Just about me, and stuff...

It is all temporary

Everything is temporary, as much as we like to think it isn't, it really is. It is only when you suffer the loss of someone close to you that you begin to realise how temporary it all is.

Six months ago, I lost my wife, Samantha. It was a very short chain of events really, she was admitted to hospital on 22 November, her birthday, and passed away on 15 December, we laid her to rest on 23 December. Happy Christmas everyone!

I am 53 in a few days, it was never part of my plan to be a widower at this age. I knew there was a 50/50 chance that this would happen, Sam would be a widow or I would be a widower, that is life & death, but I wasn't expecting that either scenario would be for maybe, another 20 years or so.

We go through life experiencing death in different ways. From George the fairground goldfish, who did a sterling job of surviving for quite some time, despite the peril I put him in as a toddler, to grandparents, then latterly parents.

We expect and to some extent accept this, we are all born to die

"Did you come here to die?"

"No I came yesterday"

— Brummie Elephants


I don't think any one of us really understand or know, how much 'stuff' we have in life. Clothes, gadgets household items, kitchen things. It is all just there as part of your life, or combined lives, things that are there and get used or are there and you will use them one day. It is only when one part of you goes, do you see the extent of all this 'stuff'.

I now have the task of sorting out all of Sam's 'stuff', I'm not a great one for wanting to wear her clothes, so they will all need to be sorted and disposed of. Some have gone already, scruffy stuff for walking dogs, or wearing around the house, these have been bagged up and put in to a local clothing bank.

Once you start to get it out of wardrobes and drawers and you can see it all, it is frightening how much of it there is. I'm sure we have all seen the reality TV shows where they help a family to rationalise their lives, and are shocked at all the stuff laid out, honestly, it isn't all that different when you start to do it yourself.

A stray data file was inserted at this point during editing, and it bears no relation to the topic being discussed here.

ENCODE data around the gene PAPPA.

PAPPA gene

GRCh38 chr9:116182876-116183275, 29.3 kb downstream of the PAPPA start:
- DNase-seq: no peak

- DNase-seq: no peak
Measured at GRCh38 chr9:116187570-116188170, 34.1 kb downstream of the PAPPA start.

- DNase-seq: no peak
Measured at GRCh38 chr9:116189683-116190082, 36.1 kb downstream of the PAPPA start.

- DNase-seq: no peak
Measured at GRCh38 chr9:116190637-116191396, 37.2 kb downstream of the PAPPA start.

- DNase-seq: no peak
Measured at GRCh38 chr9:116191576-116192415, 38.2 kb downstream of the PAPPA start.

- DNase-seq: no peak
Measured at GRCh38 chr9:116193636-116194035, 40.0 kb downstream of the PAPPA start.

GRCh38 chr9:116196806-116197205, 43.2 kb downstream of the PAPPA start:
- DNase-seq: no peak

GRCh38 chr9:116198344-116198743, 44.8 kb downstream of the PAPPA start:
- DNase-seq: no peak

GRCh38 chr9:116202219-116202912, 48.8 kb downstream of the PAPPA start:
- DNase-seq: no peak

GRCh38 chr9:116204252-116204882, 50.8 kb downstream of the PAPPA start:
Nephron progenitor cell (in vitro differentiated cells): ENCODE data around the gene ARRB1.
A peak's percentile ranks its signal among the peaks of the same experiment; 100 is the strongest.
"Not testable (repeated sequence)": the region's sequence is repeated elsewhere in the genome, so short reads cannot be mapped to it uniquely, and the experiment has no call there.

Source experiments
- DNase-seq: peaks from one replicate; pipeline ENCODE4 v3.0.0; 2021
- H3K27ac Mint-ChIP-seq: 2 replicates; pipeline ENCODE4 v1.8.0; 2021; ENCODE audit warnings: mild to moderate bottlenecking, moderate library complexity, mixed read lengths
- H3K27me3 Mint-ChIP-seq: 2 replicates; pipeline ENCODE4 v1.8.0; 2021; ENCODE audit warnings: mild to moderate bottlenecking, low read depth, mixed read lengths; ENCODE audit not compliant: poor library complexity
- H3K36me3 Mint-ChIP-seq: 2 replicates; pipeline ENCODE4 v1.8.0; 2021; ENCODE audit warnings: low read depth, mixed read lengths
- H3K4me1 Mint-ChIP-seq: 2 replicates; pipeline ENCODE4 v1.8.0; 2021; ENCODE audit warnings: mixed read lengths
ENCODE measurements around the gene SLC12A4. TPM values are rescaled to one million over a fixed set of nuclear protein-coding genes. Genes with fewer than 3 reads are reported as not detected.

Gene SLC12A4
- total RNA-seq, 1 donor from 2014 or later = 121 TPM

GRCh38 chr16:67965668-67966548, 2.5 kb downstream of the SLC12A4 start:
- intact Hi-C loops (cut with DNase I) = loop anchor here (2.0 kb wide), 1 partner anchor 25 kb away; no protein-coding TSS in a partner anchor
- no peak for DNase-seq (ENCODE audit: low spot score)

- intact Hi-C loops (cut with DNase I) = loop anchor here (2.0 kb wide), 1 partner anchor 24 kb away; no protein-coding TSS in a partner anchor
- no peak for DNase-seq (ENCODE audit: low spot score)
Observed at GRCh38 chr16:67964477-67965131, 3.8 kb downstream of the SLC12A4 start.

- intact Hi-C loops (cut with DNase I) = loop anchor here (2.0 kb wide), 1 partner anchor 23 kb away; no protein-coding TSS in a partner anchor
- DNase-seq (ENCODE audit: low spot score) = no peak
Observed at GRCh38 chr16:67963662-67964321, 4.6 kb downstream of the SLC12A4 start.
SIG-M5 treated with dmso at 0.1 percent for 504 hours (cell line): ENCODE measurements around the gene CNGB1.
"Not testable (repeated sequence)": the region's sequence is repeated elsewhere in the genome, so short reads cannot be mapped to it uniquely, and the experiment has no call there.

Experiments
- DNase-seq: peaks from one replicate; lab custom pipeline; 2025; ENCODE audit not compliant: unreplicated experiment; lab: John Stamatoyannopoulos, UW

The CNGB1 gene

While I was sorting through all of this I was thinking about my stuff, clothes in particular, unsurprisingly, I lost some weight because of all this.

No bad thing.

Now I have a load of clothes that don't fit me, and to be honest, I don't want to be able to fit in to them again, so my stuff is being rationalised, how many pairs of jeans does one man need? I reckon on three or four pairs in the future.

So far I have gotten rid of four bin bags of my clothes, and I honestly don't miss anything, because it was stuff that was a bit tight but I kept it thinking I'll get in to that again, now I can get in to it, I realise that I don't want to. Getting rid of it is cathartic, it really is. I think part of the moving forward in to a new life on my own is about divesting myself of things I don't need. This could be physical stuff, or just random stuff that I am involved in, it can go, unless I really want to keep it.

In the past our ancestors would have been buried with their stuff, to take on in to the next life. This worked because burials were cheap, things were made to last and there was a greater belief that there was something more after you shuffled off your mortal coils. Now cremations are expensive and putting the Kenwood food mixer and the good crockery in the box, is somewhat frowned upon. So it is down to those of use who are left to sort it all out.

Without sounding morbid, we are only here temporarily, and we should think about this a bit, not a lot, don't dwell on it or let it eat you up, but remember, it is only temporary.

Think, do you need that thing, think before you buy. Do you need it? You can want it, but do you need it? Can you get rid of something you already have to make space for it? When you are in the house, have a look at stuff, mainly the stuff in cupboards, the shed or garage. Do you need it?

If you don't need it, move it on, do your family a favour, clear the clutter for them so they can remember you for who you were, not the twat with three broken strimmer's, two random window frames and 13 half used tins of paint that they can't get rid of.

If getting rid of something is an arse, and that is why you haven't done it, it will be more of an arse to get rid of for your family when you've gone.

Or maybe you don't care about it being an arse for them..

My dad used to embrace the getting rid of stuff, but I think he went a bit too far at times.

I remember talking to his best mate Phil, after my dad's funeral, he said, JR always wanted to be the best he could at what he was doing, he didn't need to be the best, just the best he could be.

When he decided to clear some of his stuff, he was the best he could be, he really cleared some of his stuff, there was no sentiment or thinking that me or my brother might want some pictures from when he used to road race on his bike. He didn't want to keep the pictures, and that was it, they went.

Thankfully, my mum managed to recover some bits that I now have.

These past six months have taught me that I need to be a bit more like JR but with a little bit more sentiment.